Meeting our full potential
With the demographic challenges that we face today, we have to empower and use the potential of all members of diverse societies. There must be the same opportunities for all who share the same aspirations, and this has been one of the main priorities of the von der Leyen Commission. Building a gender equal world is also a key objective integrated into the EU’s external actions.
Equality between women and men is a fundamental value of the EU. Ten years after the Commission first proposed a directive to improve the gender balance on company boards, the co-legislators reached an agreement, thanks to a renewed effort by the von der Leyen Commission. Additionally, the Horizon Europe programme launched the women techEU pilot project to put women at the forefront of deep tech.
Equal pay for equal work
Pay discrimination at work remains a problem. The Commission therefore presented, in March 2021, a proposal for a directive to strengthen the application of the principle of equal pay for equal work through pay transparency and enforcement mechanisms.
Gender-based violence remains a terrifying reality for too many women in the EU. In March 2022, the Commission proposed EU-wide rules to end gender-based violence against women and domestic violence. The proposed directive will criminalise both rape based on lack of consent and female genital mutilation. It will also criminalise cyber violence based on sex and gender.
Achieving an inclusive society
The European Commission is committed to a pluralistic, gender-equal and inclusive society, where LGBTIQ+ people, minorities or people with disabilities are treated equally. A dedicated Task Force on Equality works to mainstream equality in all policy areas. The Commission is working with Member States to develop, adopt and implement national LGBTIQ+ and anti-racism action plans. As the guardian of the treaties, the Commission does not hesitate to initiate infringement procedures against violations of fundamental rights, as has been the case, for instance, in relation to violations against the LGBTIQ+ community in Hungary and Poland.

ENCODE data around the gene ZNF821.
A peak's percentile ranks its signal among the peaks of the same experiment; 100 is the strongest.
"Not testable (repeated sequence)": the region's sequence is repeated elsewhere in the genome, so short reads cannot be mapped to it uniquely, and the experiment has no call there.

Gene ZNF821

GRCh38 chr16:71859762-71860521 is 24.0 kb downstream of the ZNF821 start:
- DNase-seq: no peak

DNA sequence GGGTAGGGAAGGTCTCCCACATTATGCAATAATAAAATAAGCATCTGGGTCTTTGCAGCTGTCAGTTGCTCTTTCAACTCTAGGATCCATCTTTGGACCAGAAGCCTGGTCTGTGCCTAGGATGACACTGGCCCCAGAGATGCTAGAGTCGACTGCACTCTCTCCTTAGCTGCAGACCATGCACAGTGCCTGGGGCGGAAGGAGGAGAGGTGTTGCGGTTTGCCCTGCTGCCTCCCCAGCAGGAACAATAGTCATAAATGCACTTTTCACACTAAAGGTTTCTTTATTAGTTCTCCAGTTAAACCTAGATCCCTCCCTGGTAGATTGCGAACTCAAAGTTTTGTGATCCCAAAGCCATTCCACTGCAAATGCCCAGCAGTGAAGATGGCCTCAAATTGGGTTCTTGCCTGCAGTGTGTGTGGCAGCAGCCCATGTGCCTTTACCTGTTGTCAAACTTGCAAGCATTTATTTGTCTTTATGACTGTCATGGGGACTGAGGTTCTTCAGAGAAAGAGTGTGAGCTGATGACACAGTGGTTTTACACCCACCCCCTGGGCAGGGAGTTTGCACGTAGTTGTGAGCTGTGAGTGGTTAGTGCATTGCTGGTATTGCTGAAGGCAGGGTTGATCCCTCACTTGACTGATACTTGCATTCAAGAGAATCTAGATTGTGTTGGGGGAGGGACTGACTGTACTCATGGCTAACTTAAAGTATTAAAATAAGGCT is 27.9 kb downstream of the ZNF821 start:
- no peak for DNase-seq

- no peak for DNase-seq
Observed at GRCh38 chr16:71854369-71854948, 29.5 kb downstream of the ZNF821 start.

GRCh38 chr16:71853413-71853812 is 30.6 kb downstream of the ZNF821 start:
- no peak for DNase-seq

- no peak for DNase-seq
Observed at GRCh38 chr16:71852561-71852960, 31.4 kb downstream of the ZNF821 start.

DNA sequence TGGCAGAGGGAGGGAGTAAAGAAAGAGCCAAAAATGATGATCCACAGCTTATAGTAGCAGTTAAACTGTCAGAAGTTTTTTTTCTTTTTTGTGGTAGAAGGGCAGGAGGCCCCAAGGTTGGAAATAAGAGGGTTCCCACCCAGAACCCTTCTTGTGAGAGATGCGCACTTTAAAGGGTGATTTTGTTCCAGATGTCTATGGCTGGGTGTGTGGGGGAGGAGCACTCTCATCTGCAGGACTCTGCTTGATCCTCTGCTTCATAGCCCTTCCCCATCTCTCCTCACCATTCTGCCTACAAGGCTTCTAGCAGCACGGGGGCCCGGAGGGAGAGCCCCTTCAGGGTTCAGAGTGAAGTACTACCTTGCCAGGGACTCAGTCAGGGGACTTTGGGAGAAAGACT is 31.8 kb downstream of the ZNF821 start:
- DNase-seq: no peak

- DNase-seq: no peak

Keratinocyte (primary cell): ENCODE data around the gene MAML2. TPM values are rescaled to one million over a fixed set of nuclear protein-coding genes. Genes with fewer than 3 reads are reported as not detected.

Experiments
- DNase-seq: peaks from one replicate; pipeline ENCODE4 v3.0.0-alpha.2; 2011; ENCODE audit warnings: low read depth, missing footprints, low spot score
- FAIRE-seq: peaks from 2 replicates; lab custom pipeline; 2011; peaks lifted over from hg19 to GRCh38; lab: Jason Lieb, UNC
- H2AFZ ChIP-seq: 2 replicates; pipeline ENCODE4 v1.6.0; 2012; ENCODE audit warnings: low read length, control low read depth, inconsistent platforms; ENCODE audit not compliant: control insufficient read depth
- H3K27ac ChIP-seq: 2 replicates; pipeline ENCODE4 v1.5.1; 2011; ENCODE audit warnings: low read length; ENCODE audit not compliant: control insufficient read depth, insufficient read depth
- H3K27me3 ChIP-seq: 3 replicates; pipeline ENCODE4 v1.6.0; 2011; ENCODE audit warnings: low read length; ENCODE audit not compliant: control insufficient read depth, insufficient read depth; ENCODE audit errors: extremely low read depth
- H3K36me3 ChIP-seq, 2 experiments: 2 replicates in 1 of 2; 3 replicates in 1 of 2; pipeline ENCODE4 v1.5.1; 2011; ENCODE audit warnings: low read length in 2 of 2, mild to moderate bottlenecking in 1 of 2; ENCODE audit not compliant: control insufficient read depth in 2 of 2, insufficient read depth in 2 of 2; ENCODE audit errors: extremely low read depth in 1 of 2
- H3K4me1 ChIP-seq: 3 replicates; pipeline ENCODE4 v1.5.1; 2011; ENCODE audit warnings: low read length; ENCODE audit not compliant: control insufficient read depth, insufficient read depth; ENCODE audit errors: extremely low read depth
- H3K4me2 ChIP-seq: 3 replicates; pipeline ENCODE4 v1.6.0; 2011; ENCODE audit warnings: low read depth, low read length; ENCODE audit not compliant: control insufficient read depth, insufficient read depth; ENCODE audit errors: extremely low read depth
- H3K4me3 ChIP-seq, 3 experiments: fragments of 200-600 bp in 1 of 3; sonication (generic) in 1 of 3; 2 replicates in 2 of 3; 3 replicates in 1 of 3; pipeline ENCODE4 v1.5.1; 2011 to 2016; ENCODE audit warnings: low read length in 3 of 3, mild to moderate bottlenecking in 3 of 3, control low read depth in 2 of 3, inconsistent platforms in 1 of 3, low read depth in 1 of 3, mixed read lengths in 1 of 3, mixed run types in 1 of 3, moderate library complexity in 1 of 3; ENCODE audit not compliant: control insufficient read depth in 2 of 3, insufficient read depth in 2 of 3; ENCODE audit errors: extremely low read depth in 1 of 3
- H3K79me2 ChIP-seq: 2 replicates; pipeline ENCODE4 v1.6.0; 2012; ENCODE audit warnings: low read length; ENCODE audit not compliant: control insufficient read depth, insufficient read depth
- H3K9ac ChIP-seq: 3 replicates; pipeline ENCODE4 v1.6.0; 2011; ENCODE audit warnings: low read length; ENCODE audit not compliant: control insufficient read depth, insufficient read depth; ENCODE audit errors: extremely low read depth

- October 2021Fighting antisemitism
The EU strategy on combating antisemitism and fostering Jewish life sets out a series of measures to step up the fight against all forms of antisemitism – but also, for the first time ever, to promote Jewish heritage and culture and fight antisemitism beyond the EU. The Member States are now developing national action plans, which will be developed by the end of 2022.
- December 2021Criminalising hate speech and hate crime
The Commission took the first steps towards extending the list of EU crimes to include hate speech and hate crime.
Anna Ohnweiler is one of the founders of “Omas gegen rechts” (grannies against extremism), fighting against antisemitism, racism and misogyny.
Supporting children across the EU
Combatting child sexual abuse
- In May 2022, the Commission proposed new EU legislation to prevent and combat child sexual abuse online. The proposed EU rules will oblige service providers to detect, report and remove child sexual abuse material.
- A new independent EU Centre on Child Sexual Abuse will work closely with national law enforcement authorities, the European Union Agency for Law Enforcement Cooperation and support groups to rescue and empower survivors and bring the perpetrators to justice.
Better internet for kids
- In 2022, the Commission also adopted a new European strategy for a better internet for kids.
- Rules on removing terrorist content online also entered into force.
- The European child guarantee provides guidance and the means for Member States to support children in need by guaranteeing their access to education, extracurricular activities, healthy school meals and healthcare.
- In 2022, the Commission helped 10 Member States to make their education systems more inclusive by supporting the inclusion of children with disabilities or children from migrant or vulnerable backgrounds.
- Since the war in Ukraine started, more than 2 million Ukrainian children have sought shelter in the European Union. These children have the same rights and protection as children who are EU citizens. It has been heart-warming to see them welcomed into schools across the Member States.
Kiril Slavov, a deaf young Bulgarian who grew up in Stockholm, helps deaf Ukrainians flee the war and restart their lives in Sofia. He assists them by translating into international sign language, and helps them find work.